But the missionary school is not the adventure that Zitkála-Šá expected: The school is a strict one, her long hair is cut short, and only English is spoken. She encounters racism and ridicule. Slowly, Zitkála-Šá adapts to her environment—excelling at her studies, winning prizes for essay-writing and oration. But the price of success is estrangement from her cultural roots—and is it one she is willing to pay?
Combining Zitkála-Šá’s childhood memories, her short stories, and her poetry, American Indian Stories is the origin story of an activist in the making, a remarkable woman whose extraordinary career deserves wider recognition.
An Indigenous Peoples’ History of the United States by Roxanne Dunbar-Ortiz
An American Book Award winners and the first history of the United States told from the perspective of indigenous peoples.
Today in the United States, there are more than five hundred federally recognized Indigenous nations comprising nearly three million people, descendants of the fifteen million Native people who once inhabited this land. The centuries-long genocidal program of the US settler-colonial regimen has largely been omitted from history. Now, for the first time, acclaimed historian and activist Roxanne Dunbar-Ortiz offers a history of the United States told from the perspective of Indigenous peoples and reveals how Native Americans, for centuries, actively resisted expansion of the US empire.
In An Indigenous Peoples’ History of the United States, Dunbar-Ortiz adroitly challenges the founding myth of the United States and shows how policy against the Indigenous peoples was colonialist and designed to seize the territories of the original inhabitants, displacing or eliminating them. And as Dunbar-Ortiz reveals, this policy was praised in popular culture, through writers like James Fenimore Cooper and Walt Whitman, and in the highest offices of government and the military. Shockingly, as the genocidal policy reached its zenith under President Andrew Jackson, its ruthlessness was best articulated by US Army general Thomas S. Jesup, who, in 1836, wrote of the Seminoles: “The country can be rid of them only by exterminating them.”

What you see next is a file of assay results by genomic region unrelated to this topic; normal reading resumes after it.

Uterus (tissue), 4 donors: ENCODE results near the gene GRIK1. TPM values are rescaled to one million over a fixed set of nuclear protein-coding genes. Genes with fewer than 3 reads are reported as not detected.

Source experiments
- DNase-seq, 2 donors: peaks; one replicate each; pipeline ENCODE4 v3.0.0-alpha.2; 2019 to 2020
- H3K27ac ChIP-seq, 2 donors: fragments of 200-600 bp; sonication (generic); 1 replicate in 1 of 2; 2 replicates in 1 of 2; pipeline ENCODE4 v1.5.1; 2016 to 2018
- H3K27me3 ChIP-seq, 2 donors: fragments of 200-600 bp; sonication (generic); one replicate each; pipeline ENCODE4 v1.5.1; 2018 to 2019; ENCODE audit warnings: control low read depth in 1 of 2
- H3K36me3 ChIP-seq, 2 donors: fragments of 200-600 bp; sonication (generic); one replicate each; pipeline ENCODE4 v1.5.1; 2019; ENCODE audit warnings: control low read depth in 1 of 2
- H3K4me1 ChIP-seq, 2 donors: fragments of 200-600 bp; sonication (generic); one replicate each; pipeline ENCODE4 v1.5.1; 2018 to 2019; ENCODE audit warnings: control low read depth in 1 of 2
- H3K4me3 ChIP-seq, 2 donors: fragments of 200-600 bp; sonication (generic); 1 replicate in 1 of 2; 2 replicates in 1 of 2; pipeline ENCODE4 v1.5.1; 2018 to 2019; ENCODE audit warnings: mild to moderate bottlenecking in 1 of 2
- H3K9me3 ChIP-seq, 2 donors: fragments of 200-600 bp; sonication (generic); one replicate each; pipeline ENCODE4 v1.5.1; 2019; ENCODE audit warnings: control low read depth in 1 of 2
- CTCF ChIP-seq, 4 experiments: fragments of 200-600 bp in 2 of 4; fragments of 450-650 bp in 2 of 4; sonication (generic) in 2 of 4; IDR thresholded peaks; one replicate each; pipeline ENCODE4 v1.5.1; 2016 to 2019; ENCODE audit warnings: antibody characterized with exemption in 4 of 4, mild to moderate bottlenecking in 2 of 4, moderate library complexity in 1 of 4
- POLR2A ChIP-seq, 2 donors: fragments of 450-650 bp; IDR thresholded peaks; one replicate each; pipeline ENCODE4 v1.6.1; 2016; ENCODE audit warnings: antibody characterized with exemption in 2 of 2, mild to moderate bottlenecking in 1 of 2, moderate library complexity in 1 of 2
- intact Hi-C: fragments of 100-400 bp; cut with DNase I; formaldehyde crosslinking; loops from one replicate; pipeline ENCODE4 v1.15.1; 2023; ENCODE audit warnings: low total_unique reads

Canyon Dreams: A Basketball Season on the Navajo Nation by Michael Powell
The moving story of a Navajo high school basketball team, its members struggling with the everyday challenges of high school, adolescence, and family, and the great and unique obstacles facing Native Americans living on reservations.
Deep in the heart of northern Arizona, in a small and isolated patch of the vast 17.5-million-acre Navajo reservation, sits Chinle High School. Here, basketball is passion, passed from grandparent to parent to child. Rez Ball is a sport for winters where dark and cold descend fast and there is little else to do but roam mesa tops, work, and wonder what the future holds. The town has 4,500 residents and the high school arena seats 7,000. Fans drive thirty, fifty, even eighty miles to see the fast-paced and highly competitive matchups that are more than just games to players and fans.
Celebrated Times journalist Michael Powell brings us a narrative of triumph and hardship, a moving story about a basketball team on a Navajo reservation that shows how important sports can be to youths in struggling communities, and the transcendent magic and painful realities that confront Native Americans living on reservations.
Foods of the Americas: Native Recipes and Traditions by Fernando and Marlene Divina, and the Smithsonian National Museum of the American Indian
Winner of a 2005 James Beard Award, this illuminating book, produced in association with the Smithsonian’s National Museum of the American Indian, celebrates the amazing diversity of the original foods of North, Central, and South America.
For many American Indians, food is more than sustenance—it is also of vital cultural significance. Salmon, buffalo, berries, acorns, quinoa, wild rice, tomatoes, chocolate, and especially corn–where these indigenous staples flourish, they have become a central part of Native American ceremonies and creation stories.
To complement the recipes, Foods of the Americas also features nine illustrated short essays by American Indian writers who offer personal insights into a variety of indigenous food traditions.
Foods of Southwest Indian Nations: Traditional and Contemporary Native American Recipes: A Cookbook by Lois Ellen Frank
In this gloriously photographed book, renowned photographer and Native American–food expert Lois Ellen Frank, herself part Kiowa, presents more than 80 recipes that are rich in natural flavors and perfectly in tune with today’s healthy eating habits. Frank spent four years visiting reservations in the Southwest, documenting time-honored techniques and recipes. With the help of culinary advisor and Navajo Nation tribesman Walter Whitewater, a chef in Santa Fe, Frank has adapted the traditional recipes to modern palates and kitchens. Inside you’ll find such dishes as Stuffed Tempura Chiles with Fiery Bean Sauce, Zuni Sunflower Cakes, and Prickly Pear Ice. With its wealth of information, this book makes it easy to prepare and celebrate authentic Native American cooking.